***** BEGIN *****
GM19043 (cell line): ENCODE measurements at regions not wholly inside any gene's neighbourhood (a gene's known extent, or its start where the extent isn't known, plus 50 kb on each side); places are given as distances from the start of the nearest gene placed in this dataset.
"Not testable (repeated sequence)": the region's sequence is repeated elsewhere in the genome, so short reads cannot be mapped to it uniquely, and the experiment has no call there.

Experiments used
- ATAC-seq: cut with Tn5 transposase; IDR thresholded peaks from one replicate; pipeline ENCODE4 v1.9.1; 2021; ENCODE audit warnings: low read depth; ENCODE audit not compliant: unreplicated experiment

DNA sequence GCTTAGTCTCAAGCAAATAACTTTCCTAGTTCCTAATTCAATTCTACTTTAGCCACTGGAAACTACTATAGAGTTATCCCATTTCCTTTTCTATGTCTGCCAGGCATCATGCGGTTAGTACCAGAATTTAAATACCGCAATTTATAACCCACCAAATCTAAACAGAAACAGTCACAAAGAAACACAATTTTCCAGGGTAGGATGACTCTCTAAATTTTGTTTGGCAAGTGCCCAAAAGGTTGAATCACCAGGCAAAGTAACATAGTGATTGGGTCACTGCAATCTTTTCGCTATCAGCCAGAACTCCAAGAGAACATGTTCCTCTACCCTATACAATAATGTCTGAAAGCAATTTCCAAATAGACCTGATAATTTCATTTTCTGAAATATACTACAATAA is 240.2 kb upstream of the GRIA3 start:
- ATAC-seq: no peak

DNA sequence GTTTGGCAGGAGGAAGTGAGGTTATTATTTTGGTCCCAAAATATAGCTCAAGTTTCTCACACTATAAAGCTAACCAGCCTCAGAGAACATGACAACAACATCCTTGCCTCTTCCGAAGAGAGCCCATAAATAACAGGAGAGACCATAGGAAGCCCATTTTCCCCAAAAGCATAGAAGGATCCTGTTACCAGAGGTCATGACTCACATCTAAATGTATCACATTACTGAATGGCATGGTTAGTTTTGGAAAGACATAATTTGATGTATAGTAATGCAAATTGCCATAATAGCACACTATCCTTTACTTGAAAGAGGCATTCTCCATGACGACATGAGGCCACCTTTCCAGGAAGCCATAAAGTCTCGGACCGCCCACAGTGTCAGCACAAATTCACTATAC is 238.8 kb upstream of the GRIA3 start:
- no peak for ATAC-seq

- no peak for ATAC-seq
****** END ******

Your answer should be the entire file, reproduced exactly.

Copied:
GM19043 (cell line): ENCODE measurements at regions not wholly inside any gene's neighbourhood (a gene's known extent, or its start where the extent isn't known, plus 50 kb on each side); places are given as distances from the start of the nearest gene placed in this dataset.
"Not testable (repeated sequence)": the region's sequence is repeated elsewhere in the genome, so short reads cannot be mapped to it uniquely, and the experiment has no call there.

Experiments used
- ATAC-seq: cut with Tn5 transposase; IDR thresholded peaks from one replicate; pipeline ENCODE4 v1.9.1; 2021; ENCODE audit warnings: low read depth; ENCODE audit not compliant: unreplicated experiment

DNA sequence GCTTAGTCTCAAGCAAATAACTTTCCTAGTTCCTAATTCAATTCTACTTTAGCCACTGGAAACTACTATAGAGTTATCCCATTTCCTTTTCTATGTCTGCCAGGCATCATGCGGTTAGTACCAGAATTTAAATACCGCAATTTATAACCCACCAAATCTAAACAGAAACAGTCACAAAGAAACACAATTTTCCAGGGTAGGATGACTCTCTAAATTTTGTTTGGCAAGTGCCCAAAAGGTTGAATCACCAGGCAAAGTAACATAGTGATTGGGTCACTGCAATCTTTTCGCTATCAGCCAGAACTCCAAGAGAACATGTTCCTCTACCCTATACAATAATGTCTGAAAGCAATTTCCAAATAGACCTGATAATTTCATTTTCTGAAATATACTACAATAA is 240.2 kb upstream of the GRIA3 start:
- ATAC-seq: no peak

DNA sequence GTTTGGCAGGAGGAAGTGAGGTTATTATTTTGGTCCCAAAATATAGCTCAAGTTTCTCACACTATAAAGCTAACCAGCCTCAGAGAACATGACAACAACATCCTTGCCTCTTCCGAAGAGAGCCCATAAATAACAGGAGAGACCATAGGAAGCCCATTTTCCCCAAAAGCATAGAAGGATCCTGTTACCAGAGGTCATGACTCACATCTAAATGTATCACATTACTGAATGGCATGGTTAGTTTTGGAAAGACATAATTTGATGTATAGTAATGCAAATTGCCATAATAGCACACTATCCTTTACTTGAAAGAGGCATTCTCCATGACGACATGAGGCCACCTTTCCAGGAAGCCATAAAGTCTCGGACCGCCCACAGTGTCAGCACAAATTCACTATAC is 238.8 kb upstream of the GRIA3 start:
- no peak for ATAC-seq

- no peak for ATAC-seq